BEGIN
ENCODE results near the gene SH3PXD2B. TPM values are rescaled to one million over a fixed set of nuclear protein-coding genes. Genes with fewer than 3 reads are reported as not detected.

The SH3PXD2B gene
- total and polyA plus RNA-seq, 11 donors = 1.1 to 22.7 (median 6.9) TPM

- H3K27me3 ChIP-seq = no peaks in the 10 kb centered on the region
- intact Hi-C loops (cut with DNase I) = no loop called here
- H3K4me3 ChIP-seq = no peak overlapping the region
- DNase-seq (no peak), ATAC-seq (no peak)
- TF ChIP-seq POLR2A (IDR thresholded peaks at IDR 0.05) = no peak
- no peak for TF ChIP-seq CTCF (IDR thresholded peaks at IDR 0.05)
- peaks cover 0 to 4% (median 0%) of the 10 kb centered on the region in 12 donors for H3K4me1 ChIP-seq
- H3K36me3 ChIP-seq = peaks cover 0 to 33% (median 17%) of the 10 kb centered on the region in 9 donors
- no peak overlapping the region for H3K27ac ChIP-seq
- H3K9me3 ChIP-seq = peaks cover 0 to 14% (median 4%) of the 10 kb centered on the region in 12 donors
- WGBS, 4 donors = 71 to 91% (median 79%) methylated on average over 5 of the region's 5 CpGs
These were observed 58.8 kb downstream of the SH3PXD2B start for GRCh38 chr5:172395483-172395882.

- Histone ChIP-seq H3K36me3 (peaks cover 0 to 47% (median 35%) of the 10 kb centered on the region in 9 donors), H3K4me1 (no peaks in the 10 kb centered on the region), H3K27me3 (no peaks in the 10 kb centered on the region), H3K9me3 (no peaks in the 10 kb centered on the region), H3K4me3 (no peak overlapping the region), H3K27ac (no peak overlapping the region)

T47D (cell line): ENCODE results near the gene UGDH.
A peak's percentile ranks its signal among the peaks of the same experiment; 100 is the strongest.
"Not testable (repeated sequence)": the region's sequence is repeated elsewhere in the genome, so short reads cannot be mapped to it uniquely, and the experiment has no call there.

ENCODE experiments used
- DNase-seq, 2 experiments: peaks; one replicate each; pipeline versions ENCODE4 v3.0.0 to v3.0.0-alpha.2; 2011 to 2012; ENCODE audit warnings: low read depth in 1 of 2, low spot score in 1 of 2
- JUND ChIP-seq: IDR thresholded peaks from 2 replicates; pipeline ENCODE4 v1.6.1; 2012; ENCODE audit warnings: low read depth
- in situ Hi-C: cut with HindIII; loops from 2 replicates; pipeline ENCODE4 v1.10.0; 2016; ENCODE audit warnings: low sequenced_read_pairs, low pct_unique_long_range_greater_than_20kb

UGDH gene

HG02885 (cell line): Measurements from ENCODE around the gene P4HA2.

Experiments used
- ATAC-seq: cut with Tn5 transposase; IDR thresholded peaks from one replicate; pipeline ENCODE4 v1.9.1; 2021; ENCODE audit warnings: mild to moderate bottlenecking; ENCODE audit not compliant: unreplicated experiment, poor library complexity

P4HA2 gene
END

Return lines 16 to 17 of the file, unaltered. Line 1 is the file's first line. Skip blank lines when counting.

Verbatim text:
- Histone ChIP-seq H3K36me3 (peaks cover 0 to 47% (median 35%) of the 10 kb centered on the region in 9 donors), H3K4me1 (no peaks in the 10 kb centered on the region), H3K27me3 (no peaks in the 10 kb centered on the region), H3K9me3 (no peaks in the 10 kb centered on the region), H3K4me3 (no peak overlapping the region), H3K27ac (no peak overlapping the region)

T47D (cell line): ENCODE results near the gene UGDH.